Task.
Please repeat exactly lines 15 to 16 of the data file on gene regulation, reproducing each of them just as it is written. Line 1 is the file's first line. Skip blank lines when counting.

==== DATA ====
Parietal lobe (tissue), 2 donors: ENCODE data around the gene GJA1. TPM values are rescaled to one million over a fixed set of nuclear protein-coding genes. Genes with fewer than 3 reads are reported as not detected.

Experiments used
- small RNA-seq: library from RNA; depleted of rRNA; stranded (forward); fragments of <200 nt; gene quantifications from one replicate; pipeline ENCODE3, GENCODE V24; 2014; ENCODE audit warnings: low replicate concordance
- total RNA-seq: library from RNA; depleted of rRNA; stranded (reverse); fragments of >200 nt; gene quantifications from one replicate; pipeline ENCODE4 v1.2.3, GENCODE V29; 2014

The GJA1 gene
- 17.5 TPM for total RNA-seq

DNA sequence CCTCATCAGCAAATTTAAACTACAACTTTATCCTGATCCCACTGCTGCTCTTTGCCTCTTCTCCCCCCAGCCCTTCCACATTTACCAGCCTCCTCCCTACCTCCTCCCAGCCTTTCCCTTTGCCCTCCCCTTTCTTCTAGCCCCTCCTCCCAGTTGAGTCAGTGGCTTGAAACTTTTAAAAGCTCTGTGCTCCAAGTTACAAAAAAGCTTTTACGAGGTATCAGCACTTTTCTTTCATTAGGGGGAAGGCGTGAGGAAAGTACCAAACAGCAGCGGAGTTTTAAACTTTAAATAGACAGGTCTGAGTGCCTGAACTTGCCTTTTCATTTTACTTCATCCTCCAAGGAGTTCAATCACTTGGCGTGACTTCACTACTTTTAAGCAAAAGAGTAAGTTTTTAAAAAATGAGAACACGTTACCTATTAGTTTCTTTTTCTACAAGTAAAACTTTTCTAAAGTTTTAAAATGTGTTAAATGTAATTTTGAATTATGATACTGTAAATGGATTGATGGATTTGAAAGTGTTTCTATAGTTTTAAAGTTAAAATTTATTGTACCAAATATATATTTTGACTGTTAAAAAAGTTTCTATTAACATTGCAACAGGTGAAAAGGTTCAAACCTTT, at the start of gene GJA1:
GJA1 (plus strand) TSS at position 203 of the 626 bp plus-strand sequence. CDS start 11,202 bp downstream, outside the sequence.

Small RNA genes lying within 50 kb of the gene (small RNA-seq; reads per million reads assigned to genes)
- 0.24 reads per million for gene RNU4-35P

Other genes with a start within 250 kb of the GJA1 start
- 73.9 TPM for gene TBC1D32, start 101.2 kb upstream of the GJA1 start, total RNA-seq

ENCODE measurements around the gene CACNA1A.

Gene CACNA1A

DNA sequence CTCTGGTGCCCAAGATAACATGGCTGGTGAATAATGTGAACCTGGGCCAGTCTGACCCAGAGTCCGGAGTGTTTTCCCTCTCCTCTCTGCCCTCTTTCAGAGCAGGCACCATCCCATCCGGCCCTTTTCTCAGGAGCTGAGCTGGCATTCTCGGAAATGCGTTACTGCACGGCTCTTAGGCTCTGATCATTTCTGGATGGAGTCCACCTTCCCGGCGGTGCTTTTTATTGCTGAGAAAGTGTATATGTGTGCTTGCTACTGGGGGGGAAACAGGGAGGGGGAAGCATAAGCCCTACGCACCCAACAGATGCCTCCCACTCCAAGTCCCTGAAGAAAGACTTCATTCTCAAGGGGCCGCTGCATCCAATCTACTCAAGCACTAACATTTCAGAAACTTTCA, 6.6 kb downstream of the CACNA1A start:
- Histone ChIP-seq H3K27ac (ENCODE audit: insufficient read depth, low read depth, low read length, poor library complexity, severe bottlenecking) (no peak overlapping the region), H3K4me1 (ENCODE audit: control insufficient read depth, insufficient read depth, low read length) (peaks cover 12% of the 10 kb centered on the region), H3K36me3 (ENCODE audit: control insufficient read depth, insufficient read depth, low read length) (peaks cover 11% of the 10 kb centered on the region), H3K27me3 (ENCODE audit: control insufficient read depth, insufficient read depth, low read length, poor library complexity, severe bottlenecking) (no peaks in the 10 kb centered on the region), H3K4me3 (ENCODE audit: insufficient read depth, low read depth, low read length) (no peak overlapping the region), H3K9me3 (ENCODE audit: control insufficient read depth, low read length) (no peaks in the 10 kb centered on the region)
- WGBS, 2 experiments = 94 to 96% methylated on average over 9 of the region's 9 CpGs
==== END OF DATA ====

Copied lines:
DNA sequence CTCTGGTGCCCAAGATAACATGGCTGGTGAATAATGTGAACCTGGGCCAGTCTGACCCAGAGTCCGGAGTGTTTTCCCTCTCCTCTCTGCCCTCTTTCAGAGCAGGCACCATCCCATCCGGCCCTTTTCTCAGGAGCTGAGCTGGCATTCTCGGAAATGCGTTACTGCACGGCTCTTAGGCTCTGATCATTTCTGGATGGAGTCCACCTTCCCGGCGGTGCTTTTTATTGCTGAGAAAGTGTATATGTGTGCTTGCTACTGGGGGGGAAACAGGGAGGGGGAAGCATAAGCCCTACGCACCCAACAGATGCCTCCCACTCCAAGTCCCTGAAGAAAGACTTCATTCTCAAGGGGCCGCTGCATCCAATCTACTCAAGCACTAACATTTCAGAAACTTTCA, 6.6 kb downstream of the CACNA1A start:
- Histone ChIP-seq H3K27ac (ENCODE audit: insufficient read depth, low read depth, low read length, poor library complexity, severe bottlenecking) (no peak overlapping the region), H3K4me1 (ENCODE audit: control insufficient read depth, insufficient read depth, low read length) (peaks cover 12% of the 10 kb centered on the region), H3K36me3 (ENCODE audit: control insufficient read depth, insufficient read depth, low read length) (peaks cover 11% of the 10 kb centered on the region), H3K27me3 (ENCODE audit: control insufficient read depth, insufficient read depth, low read length, poor library complexity, severe bottlenecking) (no peaks in the 10 kb centered on the region), H3K4me3 (ENCODE audit: insufficient read depth, low read depth, low read length) (no peak overlapping the region), H3K9me3 (ENCODE audit: control insufficient read depth, low read length) (no peaks in the 10 kb centered on the region)